Poor Ezra Klein really got it in the neck yesterday from the Reason crew, following his tepid argument for state-funded journalism based on examples in Sweden and Britain. Matt Welch kicked off with a cruel (and funny) attack on Klein’s prose style, then eviscerated his case for public-service media. Michael C Moynihan agreed with his editor, saying that Klein “insists upon holding forth on subjects with which he seems unfamiliar.”

I am completely unfamiliar with the Swedish press, so shouldn’t hold forth, but I know a little about the BBC, having wasted many, many hours moaning about it. Klein is, as Moynihan notes, wrong when he says that the Beeb “need not compete on grounds of sensationalism.” The BBC today is the greatest dumb-downer on earth. It patronizes the pants off its audience by softening hard news with twinkling music to ensure the viewer or listener knows the appropriate mood. It lavishes tax-and-license payer cash on as much celeb-trash content as possible. And any Briton can tell you about the BBC’s irritating Lefty-liberal bias, its maddening PC orthodoxy, and its subservience to the multi-culti state.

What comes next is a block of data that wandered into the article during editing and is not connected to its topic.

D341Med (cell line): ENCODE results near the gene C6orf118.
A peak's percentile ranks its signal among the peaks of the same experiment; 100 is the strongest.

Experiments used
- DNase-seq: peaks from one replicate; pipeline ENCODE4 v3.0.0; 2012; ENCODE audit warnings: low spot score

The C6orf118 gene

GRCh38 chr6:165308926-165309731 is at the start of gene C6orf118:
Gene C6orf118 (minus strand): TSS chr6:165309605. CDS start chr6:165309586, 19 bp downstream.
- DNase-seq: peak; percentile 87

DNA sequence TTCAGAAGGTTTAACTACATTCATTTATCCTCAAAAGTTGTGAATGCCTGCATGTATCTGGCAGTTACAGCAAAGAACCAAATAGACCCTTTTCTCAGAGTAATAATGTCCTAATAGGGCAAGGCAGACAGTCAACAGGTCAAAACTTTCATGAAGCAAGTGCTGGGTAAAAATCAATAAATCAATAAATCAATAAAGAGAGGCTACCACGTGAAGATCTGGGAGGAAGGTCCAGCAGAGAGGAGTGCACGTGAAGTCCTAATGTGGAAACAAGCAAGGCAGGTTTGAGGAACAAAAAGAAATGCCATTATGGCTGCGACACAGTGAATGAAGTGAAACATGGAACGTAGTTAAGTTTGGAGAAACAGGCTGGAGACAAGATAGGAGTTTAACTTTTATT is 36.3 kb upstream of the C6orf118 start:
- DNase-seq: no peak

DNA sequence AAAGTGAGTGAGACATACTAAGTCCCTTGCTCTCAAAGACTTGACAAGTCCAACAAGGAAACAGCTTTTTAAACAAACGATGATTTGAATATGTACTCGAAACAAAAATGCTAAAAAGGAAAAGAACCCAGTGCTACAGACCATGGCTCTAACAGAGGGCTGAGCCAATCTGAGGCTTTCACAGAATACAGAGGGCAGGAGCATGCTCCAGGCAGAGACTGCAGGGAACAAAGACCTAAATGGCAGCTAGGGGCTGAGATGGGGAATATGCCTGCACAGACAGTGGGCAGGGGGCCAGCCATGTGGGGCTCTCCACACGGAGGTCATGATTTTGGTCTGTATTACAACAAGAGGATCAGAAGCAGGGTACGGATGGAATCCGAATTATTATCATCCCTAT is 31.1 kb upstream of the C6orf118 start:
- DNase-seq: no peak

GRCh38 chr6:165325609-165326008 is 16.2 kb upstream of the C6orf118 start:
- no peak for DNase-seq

Would we be better off if the BBC were scrapped, though? The Beeb does do lots of things very well. TAC contributing editor Stuart Reid listed them in an excellent defense of Auntie last year. (Scroll down to November, 2008).

This might be an issue on which conservatives and libertarians part ways. But you don’t have to be a reactionary fogey to appreciate something like the World Service, which helped American soldiers know what was going on in Iraq when their commanders didn’t offer them a clue. I doubt that such a station could exist in a private sphere.

That’s not to say that a comparable United States Broadcasting Corporation would benefit America. Far from it. But public service media is not always and altogether bad.